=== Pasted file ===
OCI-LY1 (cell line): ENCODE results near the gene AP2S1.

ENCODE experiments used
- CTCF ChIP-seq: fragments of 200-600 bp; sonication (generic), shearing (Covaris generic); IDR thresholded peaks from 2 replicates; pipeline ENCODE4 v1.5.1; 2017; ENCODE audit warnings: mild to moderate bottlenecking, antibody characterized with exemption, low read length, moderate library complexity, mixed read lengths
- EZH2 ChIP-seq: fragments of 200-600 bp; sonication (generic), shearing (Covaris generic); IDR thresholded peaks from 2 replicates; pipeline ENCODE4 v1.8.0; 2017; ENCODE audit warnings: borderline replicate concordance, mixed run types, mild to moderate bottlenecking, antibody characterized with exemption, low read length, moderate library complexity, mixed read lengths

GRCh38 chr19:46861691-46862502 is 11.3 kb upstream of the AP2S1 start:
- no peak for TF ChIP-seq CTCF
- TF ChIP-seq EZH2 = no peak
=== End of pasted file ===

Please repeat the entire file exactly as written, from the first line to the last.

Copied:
OCI-LY1 (cell line): ENCODE results near the gene AP2S1.

ENCODE experiments used
- CTCF ChIP-seq: fragments of 200-600 bp; sonication (generic), shearing (Covaris generic); IDR thresholded peaks from 2 replicates; pipeline ENCODE4 v1.5.1; 2017; ENCODE audit warnings: mild to moderate bottlenecking, antibody characterized with exemption, low read length, moderate library complexity, mixed read lengths
- EZH2 ChIP-seq: fragments of 200-600 bp; sonication (generic), shearing (Covaris generic); IDR thresholded peaks from 2 replicates; pipeline ENCODE4 v1.8.0; 2017; ENCODE audit warnings: borderline replicate concordance, mixed run types, mild to moderate bottlenecking, antibody characterized with exemption, low read length, moderate library complexity, mixed read lengths

GRCh38 chr19:46861691-46862502 is 11.3 kb upstream of the AP2S1 start:
- no peak for TF ChIP-seq CTCF
- TF ChIP-seq EZH2 = no peak